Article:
For that reason it is our responsibility to handle the guests God sends our way with the greatest care so they can go away with a positive and enjoyable visit and thereby make plans to return again the next week or very soon.

All of this leads me to ask and I would hope all of us would ask, “What can we do to make the visit of first time guests more positive and pleasing?” Here are a couple things all of us can have a part in.

Smile: nothing is more powerful than a smile. Many of those who come are coming out of duress or in great stress or distress and the one thing that can make such a powerful difference from the very beginning is a look in the eye and a genuine, warm smile. The affect of a smile is unlimited.

Take them instead of show them:
A second thing we can all do is take them to where they need to go instead of point to the location. Take them over to the coffee table, children’s check-in table, the auditorium or wherever else they might need to go. If it is a person they are looking for, try to locate the person and take them to that individual.

Everyone involved in the experience: A third thing that will make a powerful impact on our guests is when everyone of us is involved in smiling, greeting and connecting with the new people who come our way. Don’t leave the welcoming to the few designated people who might be on duty that day. Take it upon yourself to have a positive part in their visit to the church.

Nothing we can do will make first time guests more pleased and excited about returning than these few suggestions that we can all have a part in. it’s not about a lot of high dollar stuff. It’s about high value connections.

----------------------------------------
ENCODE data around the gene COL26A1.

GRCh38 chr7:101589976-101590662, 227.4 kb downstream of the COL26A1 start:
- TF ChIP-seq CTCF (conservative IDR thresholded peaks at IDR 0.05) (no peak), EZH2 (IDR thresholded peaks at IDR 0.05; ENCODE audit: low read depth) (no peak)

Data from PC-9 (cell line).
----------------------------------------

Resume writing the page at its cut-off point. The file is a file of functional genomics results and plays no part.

EVERYTHING AFFECTS FIRST TIME GUESTS—EVERYTHING. Let’s do EVERYTHING in our power to make it a positive visit that highly increases the chances of a second one.

Give it to get it!

tony the tigerHave I worn out the jogging analogy in my blog posts yet? My last few posts have been about the life lessons I have learned from my recent jogging experiences. Even though I would still like to address a number of other related issues like discipline, bite sized pieces, enjoying the scenery, motivation, excuses, coasting, obstacles, and the finish line, I think I will likely wrap up the jogging gig with this post.

A couple weeks ago I was nearing the end of my morning 3.5 mile jog when I something unusual but encouraging happened. Now, you have to understand what I look like when I get near the end of my run. At this age, jogging is more like a marathon than a stroll in the park. So when I get to the end of my course I am pretty much toast. I am wiped out. And it is rather obvious to anyone who might pass me at that point in the trek.